"I'm scared to talk about it": exploring experiences of incontinence for people with and without disabilities in Vanuatu, using mixed methods

Lancet Reg Health West Pac. 2021 Aug 6;14:100237. doi: 10.1016/j.lanwpc.2021.100237. eCollection 2021 Sep.

Abstract

Background: Incontinence is the involuntary loss of urine and/or faeces. It is stigmatised and can reduce quality of life. People with incontinence require water, sanitation, hygiene (WASH) and incontinence products. People with disabilities are at risk of experiencing incontinence and may face challenges managing, however, minimal evidence exists.

Methods: This study aimed to complete a population-based study of disability in TORBA and SANMA Provinces, Vanuatu to quantify the prevalence and demographics of disability, experience of WASH access and incontinence for people with and without disabilities. We completed a survey, case-control study, in-depth interviews, structured observations and PhotoVoice. 179 people with disabilities and 148 people without disabilities completed the incontinence module in the case-control study. We applied purposeful sampling to select 27 people with and without a disability from the nested case-control, and 16 key informants for the qualitative study to further explore the impact of incontinence on people's lives.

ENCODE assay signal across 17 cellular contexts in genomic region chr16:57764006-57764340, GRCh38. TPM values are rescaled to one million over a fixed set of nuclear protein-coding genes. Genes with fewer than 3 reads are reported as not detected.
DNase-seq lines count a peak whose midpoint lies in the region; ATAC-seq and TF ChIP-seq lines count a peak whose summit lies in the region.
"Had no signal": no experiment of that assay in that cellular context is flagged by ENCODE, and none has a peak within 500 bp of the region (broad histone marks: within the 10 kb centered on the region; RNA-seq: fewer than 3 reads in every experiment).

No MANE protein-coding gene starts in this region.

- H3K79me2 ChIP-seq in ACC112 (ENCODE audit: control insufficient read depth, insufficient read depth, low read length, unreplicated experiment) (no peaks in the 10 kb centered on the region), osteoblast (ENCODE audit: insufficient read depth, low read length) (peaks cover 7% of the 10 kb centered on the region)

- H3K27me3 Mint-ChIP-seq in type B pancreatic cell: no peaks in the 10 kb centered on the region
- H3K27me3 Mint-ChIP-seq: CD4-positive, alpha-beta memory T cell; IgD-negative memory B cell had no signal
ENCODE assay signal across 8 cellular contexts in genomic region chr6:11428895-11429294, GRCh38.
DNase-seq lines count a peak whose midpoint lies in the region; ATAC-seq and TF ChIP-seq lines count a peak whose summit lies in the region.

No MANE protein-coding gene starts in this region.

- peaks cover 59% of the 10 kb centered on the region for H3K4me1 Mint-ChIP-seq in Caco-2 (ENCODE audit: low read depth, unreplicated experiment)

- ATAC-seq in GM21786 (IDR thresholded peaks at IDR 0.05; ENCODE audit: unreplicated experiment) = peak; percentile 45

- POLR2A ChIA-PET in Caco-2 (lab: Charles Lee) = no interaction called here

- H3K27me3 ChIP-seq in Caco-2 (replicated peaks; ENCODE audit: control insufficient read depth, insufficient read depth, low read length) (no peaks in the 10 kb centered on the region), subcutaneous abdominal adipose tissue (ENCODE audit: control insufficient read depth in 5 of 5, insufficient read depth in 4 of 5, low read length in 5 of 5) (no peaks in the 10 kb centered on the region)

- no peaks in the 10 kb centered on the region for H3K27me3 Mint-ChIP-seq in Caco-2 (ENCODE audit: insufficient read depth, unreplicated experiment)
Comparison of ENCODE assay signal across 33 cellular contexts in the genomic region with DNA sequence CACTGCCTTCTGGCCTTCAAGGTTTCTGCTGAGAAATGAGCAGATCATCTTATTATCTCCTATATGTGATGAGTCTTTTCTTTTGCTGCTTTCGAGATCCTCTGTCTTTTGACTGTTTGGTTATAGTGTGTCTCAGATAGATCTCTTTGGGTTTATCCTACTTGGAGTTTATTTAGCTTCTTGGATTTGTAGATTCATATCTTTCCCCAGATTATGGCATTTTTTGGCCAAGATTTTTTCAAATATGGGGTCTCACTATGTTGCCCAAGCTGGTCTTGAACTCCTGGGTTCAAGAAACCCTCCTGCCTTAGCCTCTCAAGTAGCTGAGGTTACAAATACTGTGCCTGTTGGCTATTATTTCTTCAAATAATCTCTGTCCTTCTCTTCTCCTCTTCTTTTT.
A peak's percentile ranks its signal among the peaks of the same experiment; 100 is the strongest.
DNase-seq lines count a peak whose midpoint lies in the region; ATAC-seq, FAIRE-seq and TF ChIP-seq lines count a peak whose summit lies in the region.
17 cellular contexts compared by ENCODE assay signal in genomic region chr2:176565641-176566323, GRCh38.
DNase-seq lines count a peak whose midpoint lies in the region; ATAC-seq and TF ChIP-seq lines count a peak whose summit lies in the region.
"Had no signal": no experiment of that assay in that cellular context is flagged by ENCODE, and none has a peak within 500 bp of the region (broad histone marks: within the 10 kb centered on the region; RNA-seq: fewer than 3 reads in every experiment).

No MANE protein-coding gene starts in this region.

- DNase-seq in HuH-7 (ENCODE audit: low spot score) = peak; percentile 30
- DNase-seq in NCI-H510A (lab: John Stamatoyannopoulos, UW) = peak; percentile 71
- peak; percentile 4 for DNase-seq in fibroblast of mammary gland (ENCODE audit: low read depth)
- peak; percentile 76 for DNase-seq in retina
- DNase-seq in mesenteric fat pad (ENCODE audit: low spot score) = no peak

Findings: People with disabilities were three times more likely to experience incontinence than people without disabilities (Adjusted Odds Ratio 3.3, 95% confidence interval 1.8 - 5.8). Challenges facing all people with incontinence were distance to latrines and lack of incontinence products. People with disabilities were less able to wash and participate in social activities. Less than 10% had assistive technologies; caregivers had no lifting devices. People experiencing incontinence did not disclose this to others, including medical professionals, who also did not raise the issue.

Interpretation: Inaccessible and inadequate WASH, lack of incontinence products and stigma increased isolation for all people with incontinence. Additionally, people with disabilities and caregivers faced discrimination and insufficient assistive technologies. This negatively affected their wellbeing and quality of life, and requires addressing.

Funding: Australian Government's Water for Women Fund and public donations.